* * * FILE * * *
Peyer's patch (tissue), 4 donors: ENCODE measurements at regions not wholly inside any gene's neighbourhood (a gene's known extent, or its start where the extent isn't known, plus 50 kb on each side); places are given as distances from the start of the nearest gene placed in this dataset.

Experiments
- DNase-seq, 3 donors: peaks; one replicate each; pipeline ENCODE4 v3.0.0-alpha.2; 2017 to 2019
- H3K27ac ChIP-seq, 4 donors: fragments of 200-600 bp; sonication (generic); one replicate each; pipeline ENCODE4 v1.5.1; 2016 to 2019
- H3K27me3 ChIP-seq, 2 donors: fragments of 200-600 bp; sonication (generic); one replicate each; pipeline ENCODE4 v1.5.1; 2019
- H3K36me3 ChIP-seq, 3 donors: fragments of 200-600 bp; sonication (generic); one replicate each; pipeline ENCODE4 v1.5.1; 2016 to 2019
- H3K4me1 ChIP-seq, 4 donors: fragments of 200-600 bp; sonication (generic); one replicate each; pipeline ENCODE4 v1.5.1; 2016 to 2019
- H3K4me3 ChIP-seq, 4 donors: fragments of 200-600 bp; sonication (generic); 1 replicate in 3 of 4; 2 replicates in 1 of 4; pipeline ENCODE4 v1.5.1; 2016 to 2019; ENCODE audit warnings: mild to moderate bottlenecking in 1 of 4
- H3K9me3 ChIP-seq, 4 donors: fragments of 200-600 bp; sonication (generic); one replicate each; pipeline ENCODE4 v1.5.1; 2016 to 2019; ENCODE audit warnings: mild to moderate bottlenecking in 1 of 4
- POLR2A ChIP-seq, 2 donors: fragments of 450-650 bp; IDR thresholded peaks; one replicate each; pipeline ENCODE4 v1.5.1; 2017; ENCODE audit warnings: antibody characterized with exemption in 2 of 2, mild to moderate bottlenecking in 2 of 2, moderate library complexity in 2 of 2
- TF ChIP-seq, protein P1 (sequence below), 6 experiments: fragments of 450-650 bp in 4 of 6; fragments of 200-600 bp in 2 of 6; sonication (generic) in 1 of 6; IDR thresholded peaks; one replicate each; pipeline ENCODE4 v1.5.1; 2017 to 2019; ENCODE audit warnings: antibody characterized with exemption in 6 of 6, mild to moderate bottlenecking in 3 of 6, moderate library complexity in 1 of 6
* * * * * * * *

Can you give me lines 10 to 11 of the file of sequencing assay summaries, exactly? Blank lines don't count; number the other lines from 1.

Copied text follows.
- POLR2A ChIP-seq, 2 donors: fragments of 450-650 bp; IDR thresholded peaks; one replicate each; pipeline ENCODE4 v1.5.1; 2017; ENCODE audit warnings: antibody characterized with exemption in 2 of 2, mild to moderate bottlenecking in 2 of 2, moderate library complexity in 2 of 2
- TF ChIP-seq, protein P1 (sequence below), 6 experiments: fragments of 450-650 bp in 4 of 6; fragments of 200-600 bp in 2 of 6; sonication (generic) in 1 of 6; IDR thresholded peaks; one replicate each; pipeline ENCODE4 v1.5.1; 2017 to 2019; ENCODE audit warnings: antibody characterized with exemption in 6 of 6, mild to moderate bottlenecking in 3 of 6, moderate library complexity in 1 of 6